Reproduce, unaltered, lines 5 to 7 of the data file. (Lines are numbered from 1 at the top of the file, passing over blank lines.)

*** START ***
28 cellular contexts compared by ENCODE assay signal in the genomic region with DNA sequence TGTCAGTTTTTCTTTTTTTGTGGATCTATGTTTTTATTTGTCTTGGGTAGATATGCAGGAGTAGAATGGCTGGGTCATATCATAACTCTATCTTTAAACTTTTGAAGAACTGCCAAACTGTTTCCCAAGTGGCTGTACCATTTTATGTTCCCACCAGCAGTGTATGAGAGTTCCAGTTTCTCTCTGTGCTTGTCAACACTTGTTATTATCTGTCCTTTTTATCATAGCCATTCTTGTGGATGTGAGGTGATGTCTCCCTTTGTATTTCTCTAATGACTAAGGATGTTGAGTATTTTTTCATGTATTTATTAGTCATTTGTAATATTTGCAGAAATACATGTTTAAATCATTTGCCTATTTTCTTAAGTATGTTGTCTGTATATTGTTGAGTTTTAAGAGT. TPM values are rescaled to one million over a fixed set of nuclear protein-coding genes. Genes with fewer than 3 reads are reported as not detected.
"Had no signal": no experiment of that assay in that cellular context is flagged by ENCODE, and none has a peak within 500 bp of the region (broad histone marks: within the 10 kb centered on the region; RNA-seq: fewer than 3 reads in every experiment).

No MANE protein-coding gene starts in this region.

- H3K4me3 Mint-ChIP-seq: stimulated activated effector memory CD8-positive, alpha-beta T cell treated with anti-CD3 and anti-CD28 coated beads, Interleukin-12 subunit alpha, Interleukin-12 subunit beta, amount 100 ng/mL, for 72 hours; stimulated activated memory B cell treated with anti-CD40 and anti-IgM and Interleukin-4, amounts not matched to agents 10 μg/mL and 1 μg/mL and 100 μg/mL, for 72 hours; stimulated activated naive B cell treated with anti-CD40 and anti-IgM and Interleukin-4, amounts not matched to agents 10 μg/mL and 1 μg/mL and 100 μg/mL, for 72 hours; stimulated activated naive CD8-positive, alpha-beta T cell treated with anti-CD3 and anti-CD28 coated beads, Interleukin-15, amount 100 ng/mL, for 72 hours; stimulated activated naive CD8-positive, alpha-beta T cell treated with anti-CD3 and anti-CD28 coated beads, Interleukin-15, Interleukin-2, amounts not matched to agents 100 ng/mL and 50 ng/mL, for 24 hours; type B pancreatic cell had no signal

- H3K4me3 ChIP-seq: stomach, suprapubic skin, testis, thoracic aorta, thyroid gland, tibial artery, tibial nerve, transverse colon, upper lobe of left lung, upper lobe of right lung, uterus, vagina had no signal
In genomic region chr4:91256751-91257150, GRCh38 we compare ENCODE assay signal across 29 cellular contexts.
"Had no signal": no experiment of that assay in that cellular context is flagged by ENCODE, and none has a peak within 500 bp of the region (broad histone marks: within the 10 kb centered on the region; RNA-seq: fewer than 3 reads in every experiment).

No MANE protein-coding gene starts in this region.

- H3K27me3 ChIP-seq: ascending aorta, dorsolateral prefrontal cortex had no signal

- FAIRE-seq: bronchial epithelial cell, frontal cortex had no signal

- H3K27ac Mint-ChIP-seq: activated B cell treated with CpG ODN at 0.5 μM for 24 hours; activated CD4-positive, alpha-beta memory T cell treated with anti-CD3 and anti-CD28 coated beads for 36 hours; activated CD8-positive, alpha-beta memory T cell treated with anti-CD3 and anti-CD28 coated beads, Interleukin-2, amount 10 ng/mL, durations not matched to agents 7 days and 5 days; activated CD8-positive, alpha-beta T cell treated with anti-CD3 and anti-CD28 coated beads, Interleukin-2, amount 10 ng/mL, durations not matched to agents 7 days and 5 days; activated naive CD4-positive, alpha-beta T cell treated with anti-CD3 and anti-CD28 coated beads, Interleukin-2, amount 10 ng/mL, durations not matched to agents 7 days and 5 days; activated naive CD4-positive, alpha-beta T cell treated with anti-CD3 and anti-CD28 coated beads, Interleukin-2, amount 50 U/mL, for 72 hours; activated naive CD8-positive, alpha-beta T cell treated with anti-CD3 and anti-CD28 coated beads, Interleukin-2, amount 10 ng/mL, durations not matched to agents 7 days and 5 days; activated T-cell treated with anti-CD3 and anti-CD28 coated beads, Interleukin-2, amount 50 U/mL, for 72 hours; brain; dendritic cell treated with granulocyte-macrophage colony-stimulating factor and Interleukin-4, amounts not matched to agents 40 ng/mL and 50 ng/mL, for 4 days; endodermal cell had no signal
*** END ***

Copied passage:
- H3K4me3 ChIP-seq: stomach, suprapubic skin, testis, thoracic aorta, thyroid gland, tibial artery, tibial nerve, transverse colon, upper lobe of left lung, upper lobe of right lung, uterus, vagina had no signal
In genomic region chr4:91256751-91257150, GRCh38 we compare ENCODE assay signal across 29 cellular contexts.
"Had no signal": no experiment of that assay in that cellular context is flagged by ENCODE, and none has a peak within 500 bp of the region (broad histone marks: within the 10 kb centered on the region; RNA-seq: fewer than 3 reads in every experiment).